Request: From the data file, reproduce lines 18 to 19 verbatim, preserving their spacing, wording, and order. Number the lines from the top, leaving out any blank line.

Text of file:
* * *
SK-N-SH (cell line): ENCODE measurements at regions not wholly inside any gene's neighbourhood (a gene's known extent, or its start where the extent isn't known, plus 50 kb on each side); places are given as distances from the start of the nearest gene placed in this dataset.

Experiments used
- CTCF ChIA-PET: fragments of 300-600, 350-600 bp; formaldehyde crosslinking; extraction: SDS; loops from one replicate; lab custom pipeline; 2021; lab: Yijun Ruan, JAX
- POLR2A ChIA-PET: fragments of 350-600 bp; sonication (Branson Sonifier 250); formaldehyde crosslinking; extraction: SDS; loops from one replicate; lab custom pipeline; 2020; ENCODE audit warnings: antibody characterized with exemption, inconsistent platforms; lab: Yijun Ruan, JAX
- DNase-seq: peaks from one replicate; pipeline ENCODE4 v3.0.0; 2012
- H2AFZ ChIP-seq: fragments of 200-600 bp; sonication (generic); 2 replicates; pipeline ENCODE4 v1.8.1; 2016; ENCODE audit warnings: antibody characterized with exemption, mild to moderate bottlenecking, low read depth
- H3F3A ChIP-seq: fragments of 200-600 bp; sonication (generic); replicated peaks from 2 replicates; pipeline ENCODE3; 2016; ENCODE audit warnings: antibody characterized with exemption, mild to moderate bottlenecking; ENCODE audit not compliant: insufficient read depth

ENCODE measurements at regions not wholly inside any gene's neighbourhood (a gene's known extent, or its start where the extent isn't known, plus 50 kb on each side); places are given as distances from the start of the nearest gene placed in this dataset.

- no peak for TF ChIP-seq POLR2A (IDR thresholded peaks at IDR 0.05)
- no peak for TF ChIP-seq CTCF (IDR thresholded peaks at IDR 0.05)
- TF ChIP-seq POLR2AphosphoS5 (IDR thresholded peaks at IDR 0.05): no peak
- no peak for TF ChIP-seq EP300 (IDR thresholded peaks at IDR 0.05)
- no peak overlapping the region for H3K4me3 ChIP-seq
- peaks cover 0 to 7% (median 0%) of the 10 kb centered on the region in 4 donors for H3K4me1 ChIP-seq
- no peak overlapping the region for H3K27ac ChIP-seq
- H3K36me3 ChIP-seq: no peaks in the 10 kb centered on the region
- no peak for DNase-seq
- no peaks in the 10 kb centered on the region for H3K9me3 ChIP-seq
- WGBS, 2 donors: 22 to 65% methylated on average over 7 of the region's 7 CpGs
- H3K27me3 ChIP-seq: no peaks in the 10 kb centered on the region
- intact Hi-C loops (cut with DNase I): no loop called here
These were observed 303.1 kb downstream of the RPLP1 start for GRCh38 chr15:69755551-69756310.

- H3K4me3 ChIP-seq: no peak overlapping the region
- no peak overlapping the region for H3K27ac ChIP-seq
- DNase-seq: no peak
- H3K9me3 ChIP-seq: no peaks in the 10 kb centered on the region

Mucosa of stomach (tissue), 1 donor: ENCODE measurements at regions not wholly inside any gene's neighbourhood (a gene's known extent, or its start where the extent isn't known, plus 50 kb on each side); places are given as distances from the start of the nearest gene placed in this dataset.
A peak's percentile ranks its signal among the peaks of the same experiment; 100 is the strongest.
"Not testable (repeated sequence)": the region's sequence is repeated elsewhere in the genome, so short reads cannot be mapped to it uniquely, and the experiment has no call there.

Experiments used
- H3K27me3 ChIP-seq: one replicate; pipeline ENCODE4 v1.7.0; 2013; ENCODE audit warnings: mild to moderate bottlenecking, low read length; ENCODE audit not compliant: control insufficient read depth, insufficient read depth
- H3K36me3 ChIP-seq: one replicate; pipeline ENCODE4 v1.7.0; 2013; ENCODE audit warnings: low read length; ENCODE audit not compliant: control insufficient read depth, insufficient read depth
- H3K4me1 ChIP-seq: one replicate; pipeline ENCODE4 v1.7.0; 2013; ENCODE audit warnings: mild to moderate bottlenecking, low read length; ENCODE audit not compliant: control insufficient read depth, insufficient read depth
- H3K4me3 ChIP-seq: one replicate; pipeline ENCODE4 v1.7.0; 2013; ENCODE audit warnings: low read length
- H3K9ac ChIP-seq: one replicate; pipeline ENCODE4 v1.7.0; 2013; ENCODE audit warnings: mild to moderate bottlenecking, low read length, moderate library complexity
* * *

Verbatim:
- no peaks in the 10 kb centered on the region for H3K9me3 ChIP-seq
- WGBS, 2 donors: 22 to 65% methylated on average over 7 of the region's 7 CpGs